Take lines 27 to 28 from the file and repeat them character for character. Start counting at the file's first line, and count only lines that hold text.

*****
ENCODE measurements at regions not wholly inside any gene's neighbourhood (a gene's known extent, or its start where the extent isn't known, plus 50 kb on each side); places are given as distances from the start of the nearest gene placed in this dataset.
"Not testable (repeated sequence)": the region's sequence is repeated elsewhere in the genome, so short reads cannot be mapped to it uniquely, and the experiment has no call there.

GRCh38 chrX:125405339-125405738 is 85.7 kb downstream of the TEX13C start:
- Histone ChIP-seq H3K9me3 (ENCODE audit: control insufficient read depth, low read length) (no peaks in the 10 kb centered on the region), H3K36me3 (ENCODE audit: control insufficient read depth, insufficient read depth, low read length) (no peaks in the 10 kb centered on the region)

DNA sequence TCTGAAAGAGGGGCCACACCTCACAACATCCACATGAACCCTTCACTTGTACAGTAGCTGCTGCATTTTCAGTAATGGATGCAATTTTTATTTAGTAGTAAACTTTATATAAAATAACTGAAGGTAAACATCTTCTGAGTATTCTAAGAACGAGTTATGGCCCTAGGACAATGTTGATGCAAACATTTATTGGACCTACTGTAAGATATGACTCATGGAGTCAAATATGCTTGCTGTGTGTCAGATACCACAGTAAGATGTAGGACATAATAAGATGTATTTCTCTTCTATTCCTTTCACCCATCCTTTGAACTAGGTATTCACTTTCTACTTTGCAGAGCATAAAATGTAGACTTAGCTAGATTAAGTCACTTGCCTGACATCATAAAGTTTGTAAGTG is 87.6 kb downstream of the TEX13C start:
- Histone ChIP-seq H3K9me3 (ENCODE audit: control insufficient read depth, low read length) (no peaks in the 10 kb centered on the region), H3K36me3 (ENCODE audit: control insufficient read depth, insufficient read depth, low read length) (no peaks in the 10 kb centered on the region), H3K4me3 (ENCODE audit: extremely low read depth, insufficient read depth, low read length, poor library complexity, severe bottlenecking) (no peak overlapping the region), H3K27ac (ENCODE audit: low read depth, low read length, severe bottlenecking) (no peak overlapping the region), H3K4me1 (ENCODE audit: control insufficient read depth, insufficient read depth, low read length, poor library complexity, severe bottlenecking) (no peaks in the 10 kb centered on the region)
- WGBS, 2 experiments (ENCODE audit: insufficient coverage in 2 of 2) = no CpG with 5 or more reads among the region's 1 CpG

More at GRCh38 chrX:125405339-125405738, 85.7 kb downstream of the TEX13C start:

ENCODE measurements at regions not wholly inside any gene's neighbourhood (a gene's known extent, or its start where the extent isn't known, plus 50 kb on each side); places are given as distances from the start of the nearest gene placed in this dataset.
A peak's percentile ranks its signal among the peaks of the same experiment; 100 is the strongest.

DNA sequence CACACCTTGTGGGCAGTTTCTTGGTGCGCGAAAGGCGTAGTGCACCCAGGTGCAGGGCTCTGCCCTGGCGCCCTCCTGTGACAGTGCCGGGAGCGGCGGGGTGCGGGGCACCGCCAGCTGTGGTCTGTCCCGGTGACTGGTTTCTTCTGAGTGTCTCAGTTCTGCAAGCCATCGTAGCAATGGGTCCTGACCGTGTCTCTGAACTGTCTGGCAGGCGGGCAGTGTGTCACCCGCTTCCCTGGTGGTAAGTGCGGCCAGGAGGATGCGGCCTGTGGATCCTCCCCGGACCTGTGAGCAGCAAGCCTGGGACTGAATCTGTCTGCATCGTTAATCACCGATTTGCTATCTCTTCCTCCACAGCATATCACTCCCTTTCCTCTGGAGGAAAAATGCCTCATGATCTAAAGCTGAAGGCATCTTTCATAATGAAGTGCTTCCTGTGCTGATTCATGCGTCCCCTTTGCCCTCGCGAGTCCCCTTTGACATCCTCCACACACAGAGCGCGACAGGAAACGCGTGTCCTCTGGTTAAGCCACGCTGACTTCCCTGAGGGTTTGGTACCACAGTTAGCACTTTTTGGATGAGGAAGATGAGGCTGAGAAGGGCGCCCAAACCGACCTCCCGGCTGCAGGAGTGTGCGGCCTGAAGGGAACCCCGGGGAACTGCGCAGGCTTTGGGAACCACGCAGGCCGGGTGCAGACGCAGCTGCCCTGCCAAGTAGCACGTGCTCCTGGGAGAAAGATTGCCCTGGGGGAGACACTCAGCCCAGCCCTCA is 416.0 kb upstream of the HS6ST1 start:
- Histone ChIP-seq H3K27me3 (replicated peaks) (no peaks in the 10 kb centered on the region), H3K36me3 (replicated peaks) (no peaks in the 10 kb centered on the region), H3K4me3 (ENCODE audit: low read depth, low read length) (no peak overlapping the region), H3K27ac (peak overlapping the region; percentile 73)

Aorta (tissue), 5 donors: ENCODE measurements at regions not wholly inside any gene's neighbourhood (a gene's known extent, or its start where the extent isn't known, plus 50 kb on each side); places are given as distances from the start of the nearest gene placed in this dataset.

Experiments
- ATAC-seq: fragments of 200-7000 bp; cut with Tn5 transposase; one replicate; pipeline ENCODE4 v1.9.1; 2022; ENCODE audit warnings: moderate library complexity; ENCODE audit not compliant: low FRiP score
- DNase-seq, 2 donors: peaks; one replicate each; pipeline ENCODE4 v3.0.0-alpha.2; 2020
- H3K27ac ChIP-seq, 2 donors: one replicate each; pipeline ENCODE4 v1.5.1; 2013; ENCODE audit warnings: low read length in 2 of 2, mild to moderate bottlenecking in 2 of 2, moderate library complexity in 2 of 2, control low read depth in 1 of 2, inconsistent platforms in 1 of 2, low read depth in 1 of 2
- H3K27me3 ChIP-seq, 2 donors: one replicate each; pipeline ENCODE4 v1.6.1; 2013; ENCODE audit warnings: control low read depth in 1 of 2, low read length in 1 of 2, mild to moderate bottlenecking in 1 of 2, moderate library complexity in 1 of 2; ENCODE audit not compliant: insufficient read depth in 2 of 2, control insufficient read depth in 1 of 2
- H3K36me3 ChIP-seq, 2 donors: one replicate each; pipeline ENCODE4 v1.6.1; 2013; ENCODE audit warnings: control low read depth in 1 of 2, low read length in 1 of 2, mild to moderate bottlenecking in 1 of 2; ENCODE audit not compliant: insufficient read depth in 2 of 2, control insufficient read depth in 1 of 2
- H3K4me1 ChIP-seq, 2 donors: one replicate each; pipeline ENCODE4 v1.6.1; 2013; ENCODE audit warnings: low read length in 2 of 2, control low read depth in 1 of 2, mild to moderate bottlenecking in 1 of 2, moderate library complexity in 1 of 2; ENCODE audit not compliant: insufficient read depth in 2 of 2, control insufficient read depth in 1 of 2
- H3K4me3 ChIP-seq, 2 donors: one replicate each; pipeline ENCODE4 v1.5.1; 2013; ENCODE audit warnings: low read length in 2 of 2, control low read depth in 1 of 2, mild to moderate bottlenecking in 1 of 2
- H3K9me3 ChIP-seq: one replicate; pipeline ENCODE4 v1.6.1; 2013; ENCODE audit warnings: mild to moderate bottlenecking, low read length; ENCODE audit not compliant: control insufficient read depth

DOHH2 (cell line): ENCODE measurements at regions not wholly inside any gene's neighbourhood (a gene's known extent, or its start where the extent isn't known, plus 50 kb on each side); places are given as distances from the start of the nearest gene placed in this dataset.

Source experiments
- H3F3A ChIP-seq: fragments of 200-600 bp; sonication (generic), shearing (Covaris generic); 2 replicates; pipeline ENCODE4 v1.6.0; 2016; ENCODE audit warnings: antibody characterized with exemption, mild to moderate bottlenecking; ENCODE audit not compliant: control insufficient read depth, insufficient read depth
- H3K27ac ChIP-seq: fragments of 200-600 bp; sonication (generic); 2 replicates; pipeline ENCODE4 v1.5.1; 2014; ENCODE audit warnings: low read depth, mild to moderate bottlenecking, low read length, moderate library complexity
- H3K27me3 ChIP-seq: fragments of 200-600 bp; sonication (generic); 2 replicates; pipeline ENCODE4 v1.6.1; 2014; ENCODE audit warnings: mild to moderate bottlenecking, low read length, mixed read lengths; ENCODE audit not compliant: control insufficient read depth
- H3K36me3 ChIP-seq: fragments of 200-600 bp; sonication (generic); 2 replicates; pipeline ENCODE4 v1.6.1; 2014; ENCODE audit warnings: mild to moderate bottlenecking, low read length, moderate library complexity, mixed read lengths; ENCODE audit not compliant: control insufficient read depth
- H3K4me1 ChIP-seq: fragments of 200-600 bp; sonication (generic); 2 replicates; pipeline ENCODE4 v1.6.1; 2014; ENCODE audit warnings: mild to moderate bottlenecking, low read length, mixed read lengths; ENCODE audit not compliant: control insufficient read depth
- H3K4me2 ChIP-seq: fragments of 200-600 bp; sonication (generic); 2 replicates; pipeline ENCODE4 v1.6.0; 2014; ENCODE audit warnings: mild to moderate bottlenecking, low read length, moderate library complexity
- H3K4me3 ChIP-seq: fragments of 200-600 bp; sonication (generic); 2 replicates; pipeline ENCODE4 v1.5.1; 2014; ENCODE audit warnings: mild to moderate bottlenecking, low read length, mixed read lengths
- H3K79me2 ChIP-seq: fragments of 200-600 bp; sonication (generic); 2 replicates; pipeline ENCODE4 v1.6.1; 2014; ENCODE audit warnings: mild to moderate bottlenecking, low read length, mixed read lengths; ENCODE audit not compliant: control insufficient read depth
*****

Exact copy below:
- H3K27me3 ChIP-seq: fragments of 200-600 bp; sonication (generic); 2 replicates; pipeline ENCODE4 v1.6.1; 2014; ENCODE audit warnings: mild to moderate bottlenecking, low read length, mixed read lengths; ENCODE audit not compliant: control insufficient read depth
- H3K36me3 ChIP-seq: fragments of 200-600 bp; sonication (generic); 2 replicates; pipeline ENCODE4 v1.6.1; 2014; ENCODE audit warnings: mild to moderate bottlenecking, low read length, moderate library complexity, mixed read lengths; ENCODE audit not compliant: control insufficient read depth